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Baby Slings and Fleeces

MATILDA LEE

1st May, 2005

Why spend hundreds of pounds on baby-carrying
equipment – prams, carrycots, bouncy chairs – when you can hold them close to you in a sling? And when you’ve tired of carrying your baby around, what could be better than letting them sleep on an organic fleece?

Carrying a baby in a sling is almost a forgotten art. Widely practised in nonindustrialised countries, the Western world seems to have shed the sling in favour of the pram. Slings, however, offer emotional and physical benefits to both baby and parents.

THE BENEFITS OF BABY SLINGS
Emotional
Newborn babies need to be close to their parents. Jean Liedloff, author of The Continuum Concept, says that babies benefit enormously from being carried as much as possible next to living bodies. For example:

  • babies in slings can hear their parents’ heartbeat and voice and smell their scent, and, very importantly, feel emotionally secure;
  • naturally rocked as their parents move about, babies in slings are easily comforted;
  • slings allow parents to respond instantly to their babies’ needs;
  • it’s easier for mothers to breastfeed babies in slings.

Physical

  • Slings help babies maintain constant body temperature.
  • They take the strain out for parents carrying babies in their arms: slings offer back and/or hip support.
  • Babies in slings are above the level of car exhaust emissions, which hang around at the same height as most prams.

Convenience

  • In urban areas, slings are much more convenient than prams for navigating the doors, stairs and tight spaces of public transport.
  • Hands-free slings, in contrast to holding babies using one arm and their hips, allow parents the use of both arms. No need to open packets with one hand and your teeth, or to develop bulging muscles in your regular carrying arm.

Types of sling
There are two main types of sling:
1. Vertical or hands-free slings
If you want to carry a newborn baby in a hands-free sling make sure it holds them in the frog position by supporting their thighs, hips and pelvis. It should also give support to the baby’s head and neck. Babies over six months old can face outwards and observe the world around them at eye level: a perfect height for babies to be smiled at by others, unlike in a pram.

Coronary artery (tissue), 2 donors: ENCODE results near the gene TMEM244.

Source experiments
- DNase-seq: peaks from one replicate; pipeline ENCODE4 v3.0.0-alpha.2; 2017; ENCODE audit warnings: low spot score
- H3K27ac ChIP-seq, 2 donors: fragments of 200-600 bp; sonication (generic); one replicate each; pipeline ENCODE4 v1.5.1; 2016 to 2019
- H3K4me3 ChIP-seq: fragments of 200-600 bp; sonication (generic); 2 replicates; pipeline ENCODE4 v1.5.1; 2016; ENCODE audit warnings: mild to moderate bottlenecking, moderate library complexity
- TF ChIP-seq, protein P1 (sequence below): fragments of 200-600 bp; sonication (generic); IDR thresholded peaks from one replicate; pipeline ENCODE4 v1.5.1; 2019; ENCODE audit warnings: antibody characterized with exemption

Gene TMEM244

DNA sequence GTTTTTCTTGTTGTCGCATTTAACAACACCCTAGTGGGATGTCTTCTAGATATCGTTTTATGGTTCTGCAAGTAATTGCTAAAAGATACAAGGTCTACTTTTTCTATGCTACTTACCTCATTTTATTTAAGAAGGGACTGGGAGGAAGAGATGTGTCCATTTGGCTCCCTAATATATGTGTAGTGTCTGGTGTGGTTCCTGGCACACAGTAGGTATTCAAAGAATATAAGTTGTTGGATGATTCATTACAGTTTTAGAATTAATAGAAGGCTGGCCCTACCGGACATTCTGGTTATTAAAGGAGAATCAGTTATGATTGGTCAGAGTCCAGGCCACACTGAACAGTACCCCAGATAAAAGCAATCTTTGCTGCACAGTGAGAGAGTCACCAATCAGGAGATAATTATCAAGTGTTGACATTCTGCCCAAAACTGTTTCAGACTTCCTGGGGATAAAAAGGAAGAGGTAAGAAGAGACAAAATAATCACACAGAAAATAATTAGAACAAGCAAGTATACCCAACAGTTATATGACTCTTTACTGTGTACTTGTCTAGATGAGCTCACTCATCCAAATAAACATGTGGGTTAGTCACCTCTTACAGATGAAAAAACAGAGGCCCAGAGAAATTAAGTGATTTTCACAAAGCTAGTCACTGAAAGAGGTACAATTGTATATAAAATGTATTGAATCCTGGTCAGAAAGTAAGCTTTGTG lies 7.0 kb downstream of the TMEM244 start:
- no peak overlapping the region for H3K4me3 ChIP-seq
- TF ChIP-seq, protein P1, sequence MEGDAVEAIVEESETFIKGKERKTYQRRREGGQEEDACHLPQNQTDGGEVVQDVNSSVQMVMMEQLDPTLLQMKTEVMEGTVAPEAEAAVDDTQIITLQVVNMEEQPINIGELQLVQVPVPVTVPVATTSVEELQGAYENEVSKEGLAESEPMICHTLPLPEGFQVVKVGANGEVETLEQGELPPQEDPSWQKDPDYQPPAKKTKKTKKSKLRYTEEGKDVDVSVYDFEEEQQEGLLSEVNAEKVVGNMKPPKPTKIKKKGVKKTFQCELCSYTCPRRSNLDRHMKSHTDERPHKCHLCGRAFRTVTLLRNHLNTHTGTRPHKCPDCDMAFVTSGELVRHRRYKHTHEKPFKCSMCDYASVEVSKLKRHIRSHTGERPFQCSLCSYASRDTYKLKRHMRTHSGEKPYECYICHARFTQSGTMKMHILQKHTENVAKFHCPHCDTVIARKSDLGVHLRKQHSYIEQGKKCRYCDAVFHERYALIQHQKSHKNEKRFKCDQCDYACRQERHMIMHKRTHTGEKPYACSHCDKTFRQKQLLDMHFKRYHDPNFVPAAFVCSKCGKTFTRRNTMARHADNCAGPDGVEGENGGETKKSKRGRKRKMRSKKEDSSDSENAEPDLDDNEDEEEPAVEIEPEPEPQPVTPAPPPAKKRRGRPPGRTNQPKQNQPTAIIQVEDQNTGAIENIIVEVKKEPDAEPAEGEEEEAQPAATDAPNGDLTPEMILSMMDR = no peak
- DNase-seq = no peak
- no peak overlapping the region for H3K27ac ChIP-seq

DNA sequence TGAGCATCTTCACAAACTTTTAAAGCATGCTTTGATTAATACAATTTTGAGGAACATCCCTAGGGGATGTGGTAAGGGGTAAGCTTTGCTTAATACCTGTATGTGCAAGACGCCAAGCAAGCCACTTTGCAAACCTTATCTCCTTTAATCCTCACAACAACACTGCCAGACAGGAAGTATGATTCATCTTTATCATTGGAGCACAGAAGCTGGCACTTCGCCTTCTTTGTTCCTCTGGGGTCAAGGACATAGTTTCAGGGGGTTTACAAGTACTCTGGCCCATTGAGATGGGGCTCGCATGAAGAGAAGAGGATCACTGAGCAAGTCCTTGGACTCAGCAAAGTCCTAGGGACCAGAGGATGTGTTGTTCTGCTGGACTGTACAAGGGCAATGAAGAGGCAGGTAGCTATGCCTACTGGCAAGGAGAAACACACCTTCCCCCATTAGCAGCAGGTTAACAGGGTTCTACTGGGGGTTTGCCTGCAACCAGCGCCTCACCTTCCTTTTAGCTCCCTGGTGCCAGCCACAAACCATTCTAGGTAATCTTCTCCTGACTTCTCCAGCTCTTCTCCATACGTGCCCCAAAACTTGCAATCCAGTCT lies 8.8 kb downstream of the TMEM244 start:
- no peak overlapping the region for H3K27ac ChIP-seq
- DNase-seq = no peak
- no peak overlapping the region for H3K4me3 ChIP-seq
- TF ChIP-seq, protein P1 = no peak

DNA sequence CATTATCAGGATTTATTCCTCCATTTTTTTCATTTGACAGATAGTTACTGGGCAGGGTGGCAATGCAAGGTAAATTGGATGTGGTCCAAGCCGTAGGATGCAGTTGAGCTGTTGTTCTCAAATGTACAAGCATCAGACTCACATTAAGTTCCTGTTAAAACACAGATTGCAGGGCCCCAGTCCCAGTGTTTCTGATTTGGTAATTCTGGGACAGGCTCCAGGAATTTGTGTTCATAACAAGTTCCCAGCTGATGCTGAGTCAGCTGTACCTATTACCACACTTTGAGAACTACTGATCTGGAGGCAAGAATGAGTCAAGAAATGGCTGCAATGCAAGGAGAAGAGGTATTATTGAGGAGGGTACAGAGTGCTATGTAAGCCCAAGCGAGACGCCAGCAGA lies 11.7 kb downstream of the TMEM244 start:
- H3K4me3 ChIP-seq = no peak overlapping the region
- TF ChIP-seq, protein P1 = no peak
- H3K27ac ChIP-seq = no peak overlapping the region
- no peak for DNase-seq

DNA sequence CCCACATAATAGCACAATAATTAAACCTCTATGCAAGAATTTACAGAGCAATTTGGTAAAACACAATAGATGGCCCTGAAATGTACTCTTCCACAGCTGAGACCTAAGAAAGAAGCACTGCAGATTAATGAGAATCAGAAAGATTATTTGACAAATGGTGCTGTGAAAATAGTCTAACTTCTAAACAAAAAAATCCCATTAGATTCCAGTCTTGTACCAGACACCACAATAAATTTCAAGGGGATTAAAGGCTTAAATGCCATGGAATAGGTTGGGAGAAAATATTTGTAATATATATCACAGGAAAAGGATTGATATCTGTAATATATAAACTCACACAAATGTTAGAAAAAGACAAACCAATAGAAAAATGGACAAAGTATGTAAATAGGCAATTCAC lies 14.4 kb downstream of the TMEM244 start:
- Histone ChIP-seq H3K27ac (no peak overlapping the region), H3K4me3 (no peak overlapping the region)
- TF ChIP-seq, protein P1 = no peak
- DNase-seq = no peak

The Wilkinet (pictured left), for example, distributes the baby’s weight evenly onto its adult’s hips, making carrying the baby very comfortable and better for your back. For a wide range of hands-free slings, see: http://www.%20freerangekids.co.uk.

2. Horizontal or side slings
These hammock-style slings allow babies to lie down while being carried, but parents will need to support newborns with one hand. The Tricotti (available from www.birthandbaby.co.uk) and the Kari Me (www.kari-me.co.uk) support babies from birth in a natural cradling position in front, which places no strain on newborn babies’ immature back muscles.

DIY slings
If you are happy to trust your sewing and knotting abilities, why not make your own sling? Many slings are nothing more than carefully folded and tied sheets. For a wide range of straightforward, step-by-step guides to home-made slings, see www.bigmamaslings.co.uk/make-sling.htm.

FLEECES
One hundred per cent lambskin
fleeces are excellent for giving sleeping babies a sense of comfort and security no matter where they are. Fleeces are lightweight, so they can be carried anywhere and used on the fl oor, or in a cot, crib or Moses basket. Little Green Earthlets (www.earthlets.co.uk) and Huggababy ( www.huggababy.co.uk) both offer natural lambskin fleeces. The benefits of lambskin fleeces include:

  • they are sanitary: lambskin fleeces areboth bactericidal and dirt-repellent (viruses and bacteria can’t breed in protein, and lambskins are 100 per cent protein);
  • they insulate against both heat and cold: they keep babies warm in winter and cool in summer;
  • they’re naturally fire-retardant;
  • they’re breathable: a baby sleeping on its front can breathe through the fibres. Huggababy natural lambskin fleeces are from British lambs and are undyed, unbleached and hypoallergenic (not likely to cause allergenic reactions).

This article first appeared in the Ecologist May 2005


 

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